Which is why the LEAF (or other BEV) is almost invariably the primary, not the second car, being driven most often, and the most miles, in two (or more) vehicle households.

Back on-topic.

The Leaf is a five door, mid-sized, mid-priced car with much greater utility than the model 3.

The model three is designed to be, and will be promoted as, a premium sports sedan, a completely different market segment.

The total cost of ownership for a LEAF will likely be about half that of a model 3.

If you are considering both of these BEVs as your next car, you would seem to not know what you want in a vehicle, or how much you want to pay.
Good points. I know I want a BEV for our third car but constraints make my decision-making a lot easier -- need to cover 140 miles during winter. It may be a different market but of course like other things, there will be a subset of the population to whom both vehicles will cater -- those who care most about the driving range.

That total cost of ownership is what's making a Leaf 2.0 more and more interesting to me when it does come out with the 60 kWh battery pack and the fact that I don't get to have an AWD (or any other configuration) Model 3 delivered until late 2018 since I live in Canada (lots of time to decide on a BEV) but I'm really not in a rush, especially for the first production year of either vehicle.

September will be interesting because Honda is suppose to unveil another BEV, besides the Clarity.

I couldn't google the Nissan Leaf Canadian extended warranty though its moot at this point because the 2018 extended warranty maybe different. If I can get eight years off an EV with little maintenance/repair outlay because of the extended warranty, then I am be agnostic to the reliability of the BEV as long as issues are fixed properly.
You're in a good position to not rush. 2019 and 2020 should be big years for EV releases.

internalaudit
Posts: 76
Joined: Wed Aug 09, 2017 9:34 am
Delivery Date: 09 Aug 2032

Re: Why the LEAF Gen 2 and not the 220 miles Tesla Model 3?

Tue Aug 15, 2017 12:43 pm

webb14leafs wrote:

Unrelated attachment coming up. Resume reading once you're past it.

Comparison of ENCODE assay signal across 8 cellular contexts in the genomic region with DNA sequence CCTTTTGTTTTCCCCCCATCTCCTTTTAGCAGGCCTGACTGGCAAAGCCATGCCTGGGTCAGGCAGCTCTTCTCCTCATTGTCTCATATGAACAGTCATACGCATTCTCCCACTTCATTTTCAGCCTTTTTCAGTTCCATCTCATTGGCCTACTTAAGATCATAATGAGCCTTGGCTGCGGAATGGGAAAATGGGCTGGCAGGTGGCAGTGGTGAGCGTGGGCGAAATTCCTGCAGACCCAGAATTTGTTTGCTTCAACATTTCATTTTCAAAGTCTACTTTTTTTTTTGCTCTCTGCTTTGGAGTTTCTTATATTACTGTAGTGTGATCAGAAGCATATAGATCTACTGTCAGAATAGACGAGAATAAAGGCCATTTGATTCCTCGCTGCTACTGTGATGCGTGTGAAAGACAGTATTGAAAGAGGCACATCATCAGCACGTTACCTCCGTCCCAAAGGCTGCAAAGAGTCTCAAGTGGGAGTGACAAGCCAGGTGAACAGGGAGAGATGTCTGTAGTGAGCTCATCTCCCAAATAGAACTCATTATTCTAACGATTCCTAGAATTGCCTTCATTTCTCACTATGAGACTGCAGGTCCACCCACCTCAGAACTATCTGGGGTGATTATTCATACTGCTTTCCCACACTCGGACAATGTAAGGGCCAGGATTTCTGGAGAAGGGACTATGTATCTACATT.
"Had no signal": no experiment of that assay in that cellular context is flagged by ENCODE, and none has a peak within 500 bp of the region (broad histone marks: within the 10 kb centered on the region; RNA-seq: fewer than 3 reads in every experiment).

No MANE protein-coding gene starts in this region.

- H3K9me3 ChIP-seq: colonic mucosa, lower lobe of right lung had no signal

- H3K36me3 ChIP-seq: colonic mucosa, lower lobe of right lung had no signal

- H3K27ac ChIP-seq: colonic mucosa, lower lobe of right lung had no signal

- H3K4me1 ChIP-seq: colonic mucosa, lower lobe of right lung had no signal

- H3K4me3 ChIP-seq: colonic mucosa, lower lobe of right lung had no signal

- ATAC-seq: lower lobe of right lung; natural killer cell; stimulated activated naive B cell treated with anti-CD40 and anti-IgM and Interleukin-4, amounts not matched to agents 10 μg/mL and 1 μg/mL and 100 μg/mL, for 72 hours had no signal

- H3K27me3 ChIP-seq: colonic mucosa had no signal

internalaudit wrote:
edatoakrun wrote: Which is why the LEAF (or other BEV) is almost invariably the primary, not the second car, being driven most often, and the most miles, in two (or more) vehicle households.

Back on-topic.

The Leaf is a five door, mid-sized, mid-priced car with much greater utility than the model 3.

The model three is designed to be, and will be promoted as, a premium sports sedan, a completely different market segment.

The total cost of ownership for a LEAF will likely be about half that of a model 3.

If you are considering both of these BEVs as your next car, you would seem to not know what you want in a vehicle, or how much you want to pay.
Good points. I know I want a BEV for our third car but constraints make my decision-making a lot easier -- need to cover 140 miles during winter. It may be a different market but of course like other things, there will be a subset of the population to whom both vehicles will cater -- those who care most about the driving range.

That total cost of ownership is what's making a Leaf 2.0 more and more interesting to me when it does come out with the 60 kWh battery pack and the fact that I don't get to have an AWD (or any other configuration) Model 3 delivered until late 2018 since I live in Canada (lots of time to decide on a BEV) but I'm really not in a rush, especially for the first production year of either vehicle.

September will be interesting because Honda is suppose to unveil another BEV, besides the Clarity.